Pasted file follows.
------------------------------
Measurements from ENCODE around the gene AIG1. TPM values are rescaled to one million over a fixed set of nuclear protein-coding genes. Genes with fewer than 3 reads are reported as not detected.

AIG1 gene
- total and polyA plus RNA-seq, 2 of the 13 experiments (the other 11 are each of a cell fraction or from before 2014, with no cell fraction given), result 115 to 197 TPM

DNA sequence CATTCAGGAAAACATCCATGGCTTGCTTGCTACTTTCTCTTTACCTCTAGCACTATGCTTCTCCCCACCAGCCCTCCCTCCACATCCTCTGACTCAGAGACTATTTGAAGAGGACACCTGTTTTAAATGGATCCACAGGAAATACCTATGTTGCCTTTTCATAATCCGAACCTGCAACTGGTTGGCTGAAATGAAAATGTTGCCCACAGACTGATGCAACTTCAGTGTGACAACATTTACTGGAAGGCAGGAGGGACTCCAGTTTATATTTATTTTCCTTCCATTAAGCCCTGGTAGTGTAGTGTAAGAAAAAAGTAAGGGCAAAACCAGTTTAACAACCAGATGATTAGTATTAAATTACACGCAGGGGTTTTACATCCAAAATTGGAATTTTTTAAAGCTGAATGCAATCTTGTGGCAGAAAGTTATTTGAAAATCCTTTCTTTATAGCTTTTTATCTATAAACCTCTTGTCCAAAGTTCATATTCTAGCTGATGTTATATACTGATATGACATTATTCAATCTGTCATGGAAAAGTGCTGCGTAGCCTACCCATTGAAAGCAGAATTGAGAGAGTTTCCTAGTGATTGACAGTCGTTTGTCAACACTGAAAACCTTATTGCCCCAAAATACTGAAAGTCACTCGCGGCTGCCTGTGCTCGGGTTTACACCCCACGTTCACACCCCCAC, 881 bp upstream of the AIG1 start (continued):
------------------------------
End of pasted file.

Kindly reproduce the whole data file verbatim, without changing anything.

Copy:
Measurements from ENCODE around the gene AIG1. TPM values are rescaled to one million over a fixed set of nuclear protein-coding genes. Genes with fewer than 3 reads are reported as not detected.

AIG1 gene
- total and polyA plus RNA-seq, 2 of the 13 experiments (the other 11 are each of a cell fraction or from before 2014, with no cell fraction given), result 115 to 197 TPM

DNA sequence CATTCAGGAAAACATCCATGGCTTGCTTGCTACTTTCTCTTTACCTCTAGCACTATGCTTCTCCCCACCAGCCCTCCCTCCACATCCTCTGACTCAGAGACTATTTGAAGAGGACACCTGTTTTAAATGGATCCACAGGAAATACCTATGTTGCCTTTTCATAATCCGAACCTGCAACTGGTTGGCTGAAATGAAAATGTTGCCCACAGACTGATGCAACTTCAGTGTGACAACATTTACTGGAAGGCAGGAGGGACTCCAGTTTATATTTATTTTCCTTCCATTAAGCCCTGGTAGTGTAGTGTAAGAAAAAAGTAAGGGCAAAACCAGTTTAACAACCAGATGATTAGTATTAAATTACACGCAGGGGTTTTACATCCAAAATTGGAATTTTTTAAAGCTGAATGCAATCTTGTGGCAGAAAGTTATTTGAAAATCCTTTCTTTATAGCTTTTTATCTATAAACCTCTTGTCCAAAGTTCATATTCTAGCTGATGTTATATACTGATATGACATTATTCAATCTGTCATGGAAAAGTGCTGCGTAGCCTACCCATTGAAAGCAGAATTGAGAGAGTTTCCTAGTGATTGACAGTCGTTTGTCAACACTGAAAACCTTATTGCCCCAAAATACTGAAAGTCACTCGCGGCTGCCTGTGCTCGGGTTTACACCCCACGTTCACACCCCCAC, 881 bp upstream of the AIG1 start (continued):